Certain provisions of Chotanagpur Tenancy Act.. 1908 were challenged as being discriminatory towards women. except where such law is altered by any usage or custom or abrogated by statute. The challenge was rebuffed by holding that women did require special protection. i. It was in this context that the Supreme Court observed that in a pluralistic society like ours making uniform laws cutting across religions could only be achieved in a phased manner and it was inappropriate to think "all laws have to be made uniformly applicable to all people in one go." Reynold Rajamani v. Charitable Hindu Religious and Endowments Act.P. on the other hand. in the following decisions the Supreme Court has tested aspects of personal laws on the touchstone of fundamental rights. It was also argued in that Petition that divorce by mutual consent should be available even under the Indian Divorce Act. as interpreted in the judgments of various High Courts. the Court went into the Constitutionality of the law and read down the provisions so as . It was in this context that the Supreme Court observed that adding provisions to a Statute was a legislative act. What is significant about this judgment is that the Supreme Court did test the validity of some sections of the Indian Divorce Act (a personal law for Christians) on the touch stone of fundamental rights but on merits found the challenge to be unsustainable. Smritis and commentaries referred to. ". Union of India (1994 5 SCC 704).P.under the circumstances it is not desirable to declare the customs of tribal inhabitants as offending Articles 14." Anil Kumar Mhasi v. he (the High Court judge) could not introduce his own concepts of modern times but should have enforced the law as derived from recognized and authoritative sources of Hindu laws. State of Bihar (1996 5 SCC 125)."In this case. additional grounds given to a woman for claiming divorce under the Indian Divorce Act were challenged as being discriminatory towards men. Madhu Kishwar V. 1987 and the argument was that laws should be made which are uniformly applicable to all religious or charitable endowments run by persons professing all religions. In this case.parties. The Contrary View. This case dealt with validity of provisions of A.e.The excerpts of this judgment on which reliance was placed upon by the Supreme Court in the AWAG case pertain to prayers by the parties to increase the grounds available for divorce under the Indian Divorce Act. The case did not deal with challenge to personal laws as being discriminatory to women. Pannalal Pitti v. (1996 2 SCC 498). Union of India (1982 2 SCC 474). 15 and 21 of the Constitution and each case must be examined when full facts are placed before the court. State of A. While Court in this case refused to declare tribal customs en masse offending fundamental rights it kept the doors of such challenge open by holding. The approach of the Supreme Court is clearly wrong and flies in the face of the Constitution.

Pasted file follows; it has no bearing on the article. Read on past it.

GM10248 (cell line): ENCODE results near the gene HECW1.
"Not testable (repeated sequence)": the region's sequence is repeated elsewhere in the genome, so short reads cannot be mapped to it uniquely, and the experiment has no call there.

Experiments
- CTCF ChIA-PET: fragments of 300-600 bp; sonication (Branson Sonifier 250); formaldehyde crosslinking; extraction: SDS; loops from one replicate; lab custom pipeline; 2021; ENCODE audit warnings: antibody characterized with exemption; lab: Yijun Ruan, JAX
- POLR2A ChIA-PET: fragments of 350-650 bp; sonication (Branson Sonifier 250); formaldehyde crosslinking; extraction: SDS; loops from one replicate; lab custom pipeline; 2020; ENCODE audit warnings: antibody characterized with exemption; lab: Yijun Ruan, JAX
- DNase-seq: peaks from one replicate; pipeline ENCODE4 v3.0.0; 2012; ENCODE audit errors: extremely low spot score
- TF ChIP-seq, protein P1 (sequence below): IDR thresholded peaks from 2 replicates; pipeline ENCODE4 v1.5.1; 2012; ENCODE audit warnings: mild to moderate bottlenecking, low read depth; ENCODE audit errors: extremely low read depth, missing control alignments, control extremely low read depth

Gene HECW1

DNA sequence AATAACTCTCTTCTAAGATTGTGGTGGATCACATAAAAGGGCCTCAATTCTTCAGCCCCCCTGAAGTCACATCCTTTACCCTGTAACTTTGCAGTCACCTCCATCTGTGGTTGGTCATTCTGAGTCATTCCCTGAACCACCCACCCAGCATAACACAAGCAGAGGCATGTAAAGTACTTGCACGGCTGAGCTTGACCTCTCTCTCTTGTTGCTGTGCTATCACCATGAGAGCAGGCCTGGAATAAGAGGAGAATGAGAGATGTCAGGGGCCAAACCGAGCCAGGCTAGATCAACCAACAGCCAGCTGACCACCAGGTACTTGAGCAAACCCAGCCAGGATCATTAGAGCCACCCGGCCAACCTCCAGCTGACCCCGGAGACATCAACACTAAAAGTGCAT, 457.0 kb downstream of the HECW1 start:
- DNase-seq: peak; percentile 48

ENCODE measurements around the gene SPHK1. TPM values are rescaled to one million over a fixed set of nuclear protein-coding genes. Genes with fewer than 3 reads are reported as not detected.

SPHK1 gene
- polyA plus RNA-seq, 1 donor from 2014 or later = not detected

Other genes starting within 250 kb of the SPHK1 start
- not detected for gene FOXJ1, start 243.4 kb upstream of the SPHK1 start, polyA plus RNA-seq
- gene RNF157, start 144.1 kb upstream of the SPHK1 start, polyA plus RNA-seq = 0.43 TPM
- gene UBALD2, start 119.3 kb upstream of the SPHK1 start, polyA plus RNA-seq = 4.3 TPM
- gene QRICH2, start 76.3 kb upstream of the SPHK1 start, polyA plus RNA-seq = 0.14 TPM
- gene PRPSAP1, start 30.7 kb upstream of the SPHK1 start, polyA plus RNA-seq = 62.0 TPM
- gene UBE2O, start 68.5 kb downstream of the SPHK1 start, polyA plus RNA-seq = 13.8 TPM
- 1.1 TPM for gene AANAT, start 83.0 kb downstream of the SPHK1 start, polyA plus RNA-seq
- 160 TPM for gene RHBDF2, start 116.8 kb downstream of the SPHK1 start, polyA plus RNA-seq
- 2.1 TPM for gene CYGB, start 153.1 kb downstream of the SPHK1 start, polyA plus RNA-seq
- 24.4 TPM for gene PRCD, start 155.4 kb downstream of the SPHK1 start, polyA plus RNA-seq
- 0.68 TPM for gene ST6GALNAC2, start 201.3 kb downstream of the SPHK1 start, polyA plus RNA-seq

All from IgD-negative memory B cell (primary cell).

18(c). Failure of the Act : The Act could play a stellar role in protection of women’s rights in the household and in guarding them from domestic violence. Is that the correct way of understanding the section and does the word 'after' in the section only mean 'after the lifetime'? If this question is answered in the affirmative. The Court observed in Para 9. one of the basic principles of our Constitution. Though there are interpretations to the contrary. the decision is not very satisfactory as the Constitutional mandate required the Supreme Court to hold that irrespective of whether the father was unfit or not the mother should also be given equal rights as a natural guardian. the definition of domestic violence itself refers at all stages only to an aggrieved person and not to a child. Instead it read down S. bring them in line with womens' right to livelihood under Article 21 of the Constitution. Githa Hariharan v. "Similarly S.6 so as to bring it in consonance with Articles 14 and 15. However. is necessary and indeed. as the father is the natural guardian of a minor and not the mother. a recognition of domestic violence as something unacceptable." Of course.e. It is the opinion of the . one thing that the writers feel is amiss in the Act is the fact that it brushes aside male children. Firstly. the section has to be struck down as unconstitutional as it undoubtedly violates gender equality. the next step taken is providing innovative and efficacious remedies to enforce the same. While the Act does define a child as any person below the age of eighteen years. The Court did not reject the Petition on the ground that it could not go into Constitutional validity of personal law. where it has become yet another social practice. Having recognised the rights of women and the violation of these rights. 19(b) of the Guardians and Wards Act would also have to be construed in the same manner in which we have construed Section 6(a) The Hindu Maintenance and Guardianship Act . 6 of the Hindu Minority and Guardianship Act. six years after the Constitution. the only relevant place in which a child is mentioned is S. commendable in a patriarchal society. Reserve Bank of India (1999 2 SCC 228) a three judge Bench of the Supreme Court was considering the Constitutional validity of S. an aggrieved person as defined by the Act is a woman who is. The Hindu Maintenance and Guardianship Act came into force in 1956. it is the opinion of the writers that the Act does not extend its protection to male children. The challenge was on the basis that the section discriminates against women. or has been in a domestic relationship with the respondent. where it is stated that a Magistrate may pass a protection order restraining the respondent from entering the school of the child where the aggrieved person is a child. In the very first instance. The conceptualization of the Act thus far is admirable.